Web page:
The Sound of a Flower: New Movie about the First Female Pansori Singer

If there is a feature film about pansori, it’s without doubt Seopyeonje by Im Kwon-taek (서편제, 임권택, 1993). Among his over hundred movies, Im Kwon-taek also shot a sequel (Beyond the Years, 천년학, 2007, which flopped) and another movie based on the Tale of Chunhyang, the most popular pansori story (춘향뎐, 2000). With “historic TV drama” (sageuk, 사극) booming, will the upcoming film Dori Hwaga (도리화가 / 桃李花歌, off. English title: The Sound of a Flower) be another smash hit? Who knows…

The Sound of a Flower 동리화학 (c) CJ Entertainment

The Sound of a Flower 동리화학 (c) CJ Entertainment

The Sound of a Flower opens on Nov. 25, 2015 and is directed by Lee Jong-pil (이종필). Different from Seopyeonje, this movie is based on factual events, revolving around pansori patron, scholar and teacher Sin Jae-hyo (신재효, played by Ryu Seung-ryong 류승룡). The title, which can also be translated as “Song Peach and Plum Flower[s]” – seems to refer to a so-called danga (단가), literally a “short song” that opens a pansori performances, written by Sin. In the lyrics, he poetically compares his student Jin Chae-seon (진채선, played by K-pop star Suzy [배]수지) to the blooming spring flowers (information from the movie homepage, couldn’t find the actual lyrics yet). Incidentally, Jin Chae-seon is known as the first female pansori singer. Famous master singer Kim Se-jong (김세종, played by Song Sae-byeok 송새벽) also features in the movie.

I don’t any plot details, but the synopsis and the teaser trailer on the movie homepage suggest that the singing training at Sin Jae-hyo’s pansori school (동리정사 桐里精舍) is at the center of attention. This is quite common, maybe because by teaching pansori to someone in the movie the basic concepts can also be explained to the – supposedly ignorant? – audience. The trailer opens with Sin Jae-hyo addressing his students with the words “Pansori is something to watch, not to listen to. While watching, you listen and laugh and weep and enjoy.” In other cases, most famously Seopyeonje, but also the short film One Day Trip (청출어람 / 靑出於藍 by Park Chan-wook and Park Chan-gyong), the extreme hardships of the training process make for a fruitful narrative device.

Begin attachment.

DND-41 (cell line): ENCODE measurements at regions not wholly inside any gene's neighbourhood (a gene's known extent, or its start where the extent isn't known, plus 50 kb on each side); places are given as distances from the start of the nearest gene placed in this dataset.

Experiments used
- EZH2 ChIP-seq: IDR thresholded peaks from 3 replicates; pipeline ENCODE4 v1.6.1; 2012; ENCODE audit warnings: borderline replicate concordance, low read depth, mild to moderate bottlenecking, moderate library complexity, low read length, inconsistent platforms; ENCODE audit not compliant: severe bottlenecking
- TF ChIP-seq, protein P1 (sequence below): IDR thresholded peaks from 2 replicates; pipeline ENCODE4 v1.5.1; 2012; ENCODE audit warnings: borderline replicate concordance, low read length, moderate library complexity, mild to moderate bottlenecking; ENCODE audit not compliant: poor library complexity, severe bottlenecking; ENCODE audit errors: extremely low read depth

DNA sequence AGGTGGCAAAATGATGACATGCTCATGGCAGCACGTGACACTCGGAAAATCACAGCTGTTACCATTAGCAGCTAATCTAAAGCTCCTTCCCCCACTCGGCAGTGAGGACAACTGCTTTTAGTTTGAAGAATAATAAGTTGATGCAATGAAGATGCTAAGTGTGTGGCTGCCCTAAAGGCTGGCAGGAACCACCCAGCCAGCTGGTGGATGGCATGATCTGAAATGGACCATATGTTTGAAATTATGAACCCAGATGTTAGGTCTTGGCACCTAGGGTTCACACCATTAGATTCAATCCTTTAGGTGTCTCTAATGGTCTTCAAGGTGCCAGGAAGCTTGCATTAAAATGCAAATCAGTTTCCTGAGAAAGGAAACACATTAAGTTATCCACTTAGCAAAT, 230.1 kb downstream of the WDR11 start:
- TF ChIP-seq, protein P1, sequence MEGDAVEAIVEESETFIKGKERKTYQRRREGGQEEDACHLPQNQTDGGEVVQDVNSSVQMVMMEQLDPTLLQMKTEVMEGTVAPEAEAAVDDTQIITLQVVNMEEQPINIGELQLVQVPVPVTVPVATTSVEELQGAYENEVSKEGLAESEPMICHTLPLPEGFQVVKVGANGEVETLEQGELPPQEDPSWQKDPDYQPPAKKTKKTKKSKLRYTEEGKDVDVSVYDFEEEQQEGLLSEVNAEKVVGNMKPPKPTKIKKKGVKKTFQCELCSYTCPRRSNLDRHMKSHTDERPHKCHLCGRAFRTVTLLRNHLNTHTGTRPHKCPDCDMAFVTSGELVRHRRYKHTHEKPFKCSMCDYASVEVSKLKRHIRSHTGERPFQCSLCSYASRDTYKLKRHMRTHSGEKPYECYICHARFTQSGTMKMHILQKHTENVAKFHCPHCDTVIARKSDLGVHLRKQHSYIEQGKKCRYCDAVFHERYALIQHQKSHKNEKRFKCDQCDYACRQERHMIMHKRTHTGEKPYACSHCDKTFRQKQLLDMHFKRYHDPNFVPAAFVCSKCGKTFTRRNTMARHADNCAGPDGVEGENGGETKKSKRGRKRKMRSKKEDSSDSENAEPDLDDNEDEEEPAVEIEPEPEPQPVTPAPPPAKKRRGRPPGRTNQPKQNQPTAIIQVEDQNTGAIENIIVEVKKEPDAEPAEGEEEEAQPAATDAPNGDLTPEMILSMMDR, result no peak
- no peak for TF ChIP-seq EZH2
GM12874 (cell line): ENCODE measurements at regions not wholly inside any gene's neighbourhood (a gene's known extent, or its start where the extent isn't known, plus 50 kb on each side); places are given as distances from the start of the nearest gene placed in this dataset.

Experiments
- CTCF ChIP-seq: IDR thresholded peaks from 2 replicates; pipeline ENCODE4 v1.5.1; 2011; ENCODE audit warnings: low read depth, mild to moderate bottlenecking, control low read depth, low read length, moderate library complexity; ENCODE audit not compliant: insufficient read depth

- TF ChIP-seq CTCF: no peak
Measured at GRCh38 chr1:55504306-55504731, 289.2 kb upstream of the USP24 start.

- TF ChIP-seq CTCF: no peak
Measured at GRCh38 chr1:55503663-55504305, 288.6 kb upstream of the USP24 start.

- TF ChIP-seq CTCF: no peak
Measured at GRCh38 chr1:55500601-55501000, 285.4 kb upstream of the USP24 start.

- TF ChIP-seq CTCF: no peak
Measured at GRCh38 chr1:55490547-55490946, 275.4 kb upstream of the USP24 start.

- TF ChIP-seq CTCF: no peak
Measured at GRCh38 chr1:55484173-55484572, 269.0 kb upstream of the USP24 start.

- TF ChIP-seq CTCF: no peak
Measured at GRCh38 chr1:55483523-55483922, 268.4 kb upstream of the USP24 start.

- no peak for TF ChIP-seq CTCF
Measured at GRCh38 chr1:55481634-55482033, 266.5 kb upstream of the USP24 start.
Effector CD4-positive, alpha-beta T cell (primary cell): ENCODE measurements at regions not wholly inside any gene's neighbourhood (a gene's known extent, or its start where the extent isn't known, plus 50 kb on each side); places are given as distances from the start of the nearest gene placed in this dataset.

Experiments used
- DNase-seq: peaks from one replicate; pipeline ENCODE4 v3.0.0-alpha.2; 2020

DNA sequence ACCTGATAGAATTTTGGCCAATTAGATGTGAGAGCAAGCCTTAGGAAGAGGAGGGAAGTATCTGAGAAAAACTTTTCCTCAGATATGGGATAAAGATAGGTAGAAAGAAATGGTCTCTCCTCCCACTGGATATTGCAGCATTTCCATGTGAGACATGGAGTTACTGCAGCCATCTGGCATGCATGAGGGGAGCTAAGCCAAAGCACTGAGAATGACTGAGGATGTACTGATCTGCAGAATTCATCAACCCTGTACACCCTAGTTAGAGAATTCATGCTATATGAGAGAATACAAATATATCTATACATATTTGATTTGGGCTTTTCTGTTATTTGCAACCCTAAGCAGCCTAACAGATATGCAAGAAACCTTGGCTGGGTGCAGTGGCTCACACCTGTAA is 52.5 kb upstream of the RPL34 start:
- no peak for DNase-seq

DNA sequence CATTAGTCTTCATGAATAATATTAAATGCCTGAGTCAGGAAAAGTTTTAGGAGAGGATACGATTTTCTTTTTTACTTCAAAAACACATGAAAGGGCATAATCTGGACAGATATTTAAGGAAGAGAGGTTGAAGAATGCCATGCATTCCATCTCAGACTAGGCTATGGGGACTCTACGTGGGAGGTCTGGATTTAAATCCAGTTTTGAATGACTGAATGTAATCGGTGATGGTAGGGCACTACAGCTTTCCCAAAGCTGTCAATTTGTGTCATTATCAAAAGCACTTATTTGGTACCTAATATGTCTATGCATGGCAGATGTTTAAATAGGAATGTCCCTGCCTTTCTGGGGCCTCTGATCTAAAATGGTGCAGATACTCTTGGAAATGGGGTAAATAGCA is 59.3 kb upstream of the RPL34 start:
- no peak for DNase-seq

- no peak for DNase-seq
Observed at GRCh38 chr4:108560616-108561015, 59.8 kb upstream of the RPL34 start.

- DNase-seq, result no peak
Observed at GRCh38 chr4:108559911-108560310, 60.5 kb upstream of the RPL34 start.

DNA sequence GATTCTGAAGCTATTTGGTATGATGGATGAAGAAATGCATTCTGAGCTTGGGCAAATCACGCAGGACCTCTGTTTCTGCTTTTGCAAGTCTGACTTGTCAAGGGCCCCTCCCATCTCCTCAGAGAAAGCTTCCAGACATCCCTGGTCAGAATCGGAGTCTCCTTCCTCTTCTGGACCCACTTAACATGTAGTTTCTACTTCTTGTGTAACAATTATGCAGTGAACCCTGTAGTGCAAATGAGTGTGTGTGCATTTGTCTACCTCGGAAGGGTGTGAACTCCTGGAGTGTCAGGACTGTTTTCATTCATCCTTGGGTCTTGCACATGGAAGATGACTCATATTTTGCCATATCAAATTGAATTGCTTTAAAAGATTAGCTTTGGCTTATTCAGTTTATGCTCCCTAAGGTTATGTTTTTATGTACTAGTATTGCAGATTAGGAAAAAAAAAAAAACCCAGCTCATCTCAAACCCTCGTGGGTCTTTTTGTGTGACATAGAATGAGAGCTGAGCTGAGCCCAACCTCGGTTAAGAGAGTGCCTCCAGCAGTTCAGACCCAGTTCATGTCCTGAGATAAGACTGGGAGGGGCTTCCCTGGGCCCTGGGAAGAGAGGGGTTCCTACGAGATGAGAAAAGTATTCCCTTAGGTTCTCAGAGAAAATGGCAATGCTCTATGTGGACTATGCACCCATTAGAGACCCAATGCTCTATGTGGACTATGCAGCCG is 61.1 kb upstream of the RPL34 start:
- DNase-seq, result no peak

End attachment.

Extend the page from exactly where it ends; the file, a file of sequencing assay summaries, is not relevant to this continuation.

The general story of The Song of a Flower, in any case, is quite well-known. In fact in the last few years alone I have seen two music-theatrical productions that deal with this important episode in the history of pansori:

Gwangdae-ui Norae (광대의 노래: 동리, 오동은 봉활을 기다리고, “Song of the Pansori Singer”, 2012, see my review in Korean), performed for Sin Jae-hyo’s 200th birthday at the Jeonju Sori Festival, focused on his romantic involvement with his young student Chae-seon. (See my review in Korean)

Taroo’s Unhyeon Palace Romance (운현궁 로맨스, 2013) tells a (fictional) secret love story between Jin Chae-seon and the young prince she meets when preparing a palace performance in Seoul. This gugak-musical is based on an earlier work on Jin Chae-seon by the ensemble. (See my review of Unyeon Palace Romance in Korean)

It seems as if scenes at Sin Jae-hyo’s pansori school where shot on location, i.e. in the place where Sin used to live. I saw his restored (or rebuilt?) home in Gochang (고창 신재효 고택) some years ago when visiting the adjacent Pansori Museum (판소리 박물관) and it looks familiar. Although I find the historical setting of Seopyeonje more interesting than Sin’s era (what many call the heydays of pansori) and I find it disappointing that the cast does not seem to include actual pansori singers, I will certainly see the movie.

There is a showcase event at Sungshin Women’s University this Wednesday, where the director and the main cast appears but unfortunately the movie will not be shown.

– 31 Oct. 2015 (土)


About Jan Creutzenberg

Jan Creutzenberg, friend of theatre, music, and cinema, comments on his performative experiences in Seoul and elsewhere.
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